So these are complex problems. For unpaid posts, we think reactive monitoring (‘Hey, who just made a TikTok about us and caused that spike?’) is OK for many small and medium sized-devs. But we think you need a strategy layer on top of that (‘Looking at our stats, we should spend less time on Twitter and more time on IMGUR’), and it needs to be driven by discovery tactics that are truly working.
Then you can layer ‘strategizing & monitoring ROI of paid ads’ on top of that all, to make a truly towering data cake. And overall, you need a strategic marketing & discovery element in here for free, owned media which isn’t just ‘keep pounding those posts’. Overall, Steph’s list of free/paid analytics tools is a great place to get started. Thanks to both Steph and Astrid for the great info here.
The game discovery news round-up..
So let’s move on to the game discovery and platform link-a-palooza, shall we? Plenty going on again this week, and happy to highlight it all for your delight and delectation:
The latest drama in Epic vs. everybody: ‘Google’s ‘Project Hug’ paid out huge sums to keep game devs in the [Android] Play Store, Epic filing claims’. This isn’t super surprising, and Google’s comment acknowledges as much: “We’ve long had programs in place that support best-in-class developers with enhanced resources and investments to help them reach more customers across Google Play.” Will be interesting to see if it gets further weaponized in the ongoing lawsuits.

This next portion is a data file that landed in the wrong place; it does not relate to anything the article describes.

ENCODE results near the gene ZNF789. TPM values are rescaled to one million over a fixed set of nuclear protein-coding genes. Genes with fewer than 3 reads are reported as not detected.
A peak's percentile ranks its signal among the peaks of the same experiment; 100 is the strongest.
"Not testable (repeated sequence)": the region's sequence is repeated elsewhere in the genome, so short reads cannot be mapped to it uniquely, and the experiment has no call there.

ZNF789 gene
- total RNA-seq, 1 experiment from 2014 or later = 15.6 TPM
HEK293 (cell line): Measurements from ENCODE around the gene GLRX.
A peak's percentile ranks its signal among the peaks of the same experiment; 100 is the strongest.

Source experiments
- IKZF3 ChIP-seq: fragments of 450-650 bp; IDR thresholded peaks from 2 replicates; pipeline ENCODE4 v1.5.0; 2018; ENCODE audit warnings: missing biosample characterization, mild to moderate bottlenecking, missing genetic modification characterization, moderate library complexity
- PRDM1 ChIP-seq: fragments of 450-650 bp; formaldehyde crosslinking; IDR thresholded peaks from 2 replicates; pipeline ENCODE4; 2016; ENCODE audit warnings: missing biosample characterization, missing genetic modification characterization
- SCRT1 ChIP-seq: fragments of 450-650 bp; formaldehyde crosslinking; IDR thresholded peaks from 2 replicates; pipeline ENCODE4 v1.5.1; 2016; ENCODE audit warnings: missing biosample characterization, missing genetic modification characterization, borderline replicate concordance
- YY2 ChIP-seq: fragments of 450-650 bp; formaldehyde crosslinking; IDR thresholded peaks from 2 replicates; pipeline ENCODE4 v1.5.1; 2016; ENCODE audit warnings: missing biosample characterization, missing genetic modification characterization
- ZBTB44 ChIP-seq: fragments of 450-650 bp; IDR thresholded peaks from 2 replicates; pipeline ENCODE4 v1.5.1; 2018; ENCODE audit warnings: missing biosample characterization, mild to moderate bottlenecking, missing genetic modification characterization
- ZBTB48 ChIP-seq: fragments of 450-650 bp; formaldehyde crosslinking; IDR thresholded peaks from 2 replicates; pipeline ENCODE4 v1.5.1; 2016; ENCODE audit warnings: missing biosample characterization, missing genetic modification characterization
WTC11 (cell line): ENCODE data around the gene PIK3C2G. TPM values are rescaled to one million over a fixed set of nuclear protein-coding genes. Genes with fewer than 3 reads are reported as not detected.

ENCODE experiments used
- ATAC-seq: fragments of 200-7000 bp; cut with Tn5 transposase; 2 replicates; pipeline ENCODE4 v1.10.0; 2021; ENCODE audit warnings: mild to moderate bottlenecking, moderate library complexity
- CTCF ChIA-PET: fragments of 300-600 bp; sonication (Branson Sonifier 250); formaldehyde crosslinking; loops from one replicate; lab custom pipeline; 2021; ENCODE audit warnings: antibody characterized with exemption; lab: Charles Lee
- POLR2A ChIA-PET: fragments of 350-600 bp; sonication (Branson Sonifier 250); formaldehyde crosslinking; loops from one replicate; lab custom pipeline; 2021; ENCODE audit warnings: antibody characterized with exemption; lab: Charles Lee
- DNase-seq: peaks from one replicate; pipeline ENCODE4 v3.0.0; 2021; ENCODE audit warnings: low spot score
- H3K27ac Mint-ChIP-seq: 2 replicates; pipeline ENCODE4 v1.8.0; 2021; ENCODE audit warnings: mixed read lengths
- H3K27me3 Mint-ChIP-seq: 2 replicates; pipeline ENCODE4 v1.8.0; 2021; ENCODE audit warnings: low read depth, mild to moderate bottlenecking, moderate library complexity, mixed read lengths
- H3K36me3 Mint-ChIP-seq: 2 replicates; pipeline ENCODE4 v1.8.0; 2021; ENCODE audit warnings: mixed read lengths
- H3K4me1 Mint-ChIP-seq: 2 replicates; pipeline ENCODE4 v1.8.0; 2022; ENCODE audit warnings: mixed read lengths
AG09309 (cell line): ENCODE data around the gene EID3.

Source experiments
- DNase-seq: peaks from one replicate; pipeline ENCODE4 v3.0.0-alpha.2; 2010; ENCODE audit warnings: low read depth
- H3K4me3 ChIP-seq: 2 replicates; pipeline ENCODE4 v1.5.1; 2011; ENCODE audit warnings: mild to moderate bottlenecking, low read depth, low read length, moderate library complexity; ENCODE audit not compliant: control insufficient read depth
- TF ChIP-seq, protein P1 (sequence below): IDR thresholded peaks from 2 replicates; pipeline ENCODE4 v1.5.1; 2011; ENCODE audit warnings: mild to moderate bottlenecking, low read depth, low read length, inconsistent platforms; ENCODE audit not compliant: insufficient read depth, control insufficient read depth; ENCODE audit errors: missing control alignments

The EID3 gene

This interview with PlayStation Studios’ Hermen Hulst is particularly interesting when he downplays the PC versions of first-party Sony titles: “Typically, there have been about two years between the release on our platform and the PC platform… But you can rely on us to continue to create platform-defining exclusive content for PlayStation.” Still - there’s more PC versions of former PlayStation exclusives coming.
Microlinks: why big publishers are taking NFTs/blockchain seriously after Axie Infinity’s smash hit; here’s a useful GDD (game design document) template; all the Epic Vs. Apple weird legal filing ephemera that you missed, including Nintendo’s anti-Yakuza clauses (which are standard in Japan, btw.)